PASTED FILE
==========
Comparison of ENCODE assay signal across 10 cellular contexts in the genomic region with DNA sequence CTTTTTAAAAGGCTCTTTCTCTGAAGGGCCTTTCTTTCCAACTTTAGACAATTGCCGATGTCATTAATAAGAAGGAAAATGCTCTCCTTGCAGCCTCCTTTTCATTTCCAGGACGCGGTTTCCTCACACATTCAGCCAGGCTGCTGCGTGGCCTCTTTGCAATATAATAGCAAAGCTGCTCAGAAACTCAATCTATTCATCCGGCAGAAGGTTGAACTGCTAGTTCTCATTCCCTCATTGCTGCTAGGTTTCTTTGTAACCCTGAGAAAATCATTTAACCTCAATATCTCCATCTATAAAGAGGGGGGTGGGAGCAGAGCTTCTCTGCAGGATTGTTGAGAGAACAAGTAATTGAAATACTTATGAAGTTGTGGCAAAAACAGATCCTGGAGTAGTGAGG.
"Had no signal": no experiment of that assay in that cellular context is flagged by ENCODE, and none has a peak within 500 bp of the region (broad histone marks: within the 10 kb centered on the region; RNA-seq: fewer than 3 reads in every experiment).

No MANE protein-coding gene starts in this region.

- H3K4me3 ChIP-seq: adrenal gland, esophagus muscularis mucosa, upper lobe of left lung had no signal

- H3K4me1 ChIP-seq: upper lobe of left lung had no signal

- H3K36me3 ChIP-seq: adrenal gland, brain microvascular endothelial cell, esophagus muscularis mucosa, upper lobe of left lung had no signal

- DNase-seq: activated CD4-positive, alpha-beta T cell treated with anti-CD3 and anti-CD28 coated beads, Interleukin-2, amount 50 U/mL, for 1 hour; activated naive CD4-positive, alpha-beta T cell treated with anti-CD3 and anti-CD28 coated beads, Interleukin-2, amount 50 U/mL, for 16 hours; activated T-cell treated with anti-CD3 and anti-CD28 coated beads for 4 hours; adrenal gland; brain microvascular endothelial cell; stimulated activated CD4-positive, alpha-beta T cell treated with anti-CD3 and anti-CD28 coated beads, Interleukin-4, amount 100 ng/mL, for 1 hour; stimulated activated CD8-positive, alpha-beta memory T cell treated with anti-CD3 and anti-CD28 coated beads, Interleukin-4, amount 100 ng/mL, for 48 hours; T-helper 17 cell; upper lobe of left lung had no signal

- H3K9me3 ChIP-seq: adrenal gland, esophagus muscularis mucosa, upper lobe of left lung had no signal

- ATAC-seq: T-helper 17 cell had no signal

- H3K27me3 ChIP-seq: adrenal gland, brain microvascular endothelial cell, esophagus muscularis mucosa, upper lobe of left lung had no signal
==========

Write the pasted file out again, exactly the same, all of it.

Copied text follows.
Comparison of ENCODE assay signal across 10 cellular contexts in the genomic region with DNA sequence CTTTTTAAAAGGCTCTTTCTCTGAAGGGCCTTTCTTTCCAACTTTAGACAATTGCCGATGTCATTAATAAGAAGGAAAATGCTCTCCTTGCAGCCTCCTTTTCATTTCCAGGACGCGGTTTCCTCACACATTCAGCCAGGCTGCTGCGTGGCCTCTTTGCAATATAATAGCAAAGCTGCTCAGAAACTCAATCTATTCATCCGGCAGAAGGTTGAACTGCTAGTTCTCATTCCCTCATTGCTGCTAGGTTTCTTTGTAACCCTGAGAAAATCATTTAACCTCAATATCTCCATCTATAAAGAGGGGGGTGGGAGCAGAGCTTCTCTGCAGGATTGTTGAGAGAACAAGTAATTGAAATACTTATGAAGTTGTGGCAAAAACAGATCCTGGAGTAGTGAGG.
"Had no signal": no experiment of that assay in that cellular context is flagged by ENCODE, and none has a peak within 500 bp of the region (broad histone marks: within the 10 kb centered on the region; RNA-seq: fewer than 3 reads in every experiment).

No MANE protein-coding gene starts in this region.

- H3K4me3 ChIP-seq: adrenal gland, esophagus muscularis mucosa, upper lobe of left lung had no signal

- H3K4me1 ChIP-seq: upper lobe of left lung had no signal

- H3K36me3 ChIP-seq: adrenal gland, brain microvascular endothelial cell, esophagus muscularis mucosa, upper lobe of left lung had no signal

- DNase-seq: activated CD4-positive, alpha-beta T cell treated with anti-CD3 and anti-CD28 coated beads, Interleukin-2, amount 50 U/mL, for 1 hour; activated naive CD4-positive, alpha-beta T cell treated with anti-CD3 and anti-CD28 coated beads, Interleukin-2, amount 50 U/mL, for 16 hours; activated T-cell treated with anti-CD3 and anti-CD28 coated beads for 4 hours; adrenal gland; brain microvascular endothelial cell; stimulated activated CD4-positive, alpha-beta T cell treated with anti-CD3 and anti-CD28 coated beads, Interleukin-4, amount 100 ng/mL, for 1 hour; stimulated activated CD8-positive, alpha-beta memory T cell treated with anti-CD3 and anti-CD28 coated beads, Interleukin-4, amount 100 ng/mL, for 48 hours; T-helper 17 cell; upper lobe of left lung had no signal

- H3K9me3 ChIP-seq: adrenal gland, esophagus muscularis mucosa, upper lobe of left lung had no signal

- ATAC-seq: T-helper 17 cell had no signal

- H3K27me3 ChIP-seq: adrenal gland, brain microvascular endothelial cell, esophagus muscularis mucosa, upper lobe of left lung had no signal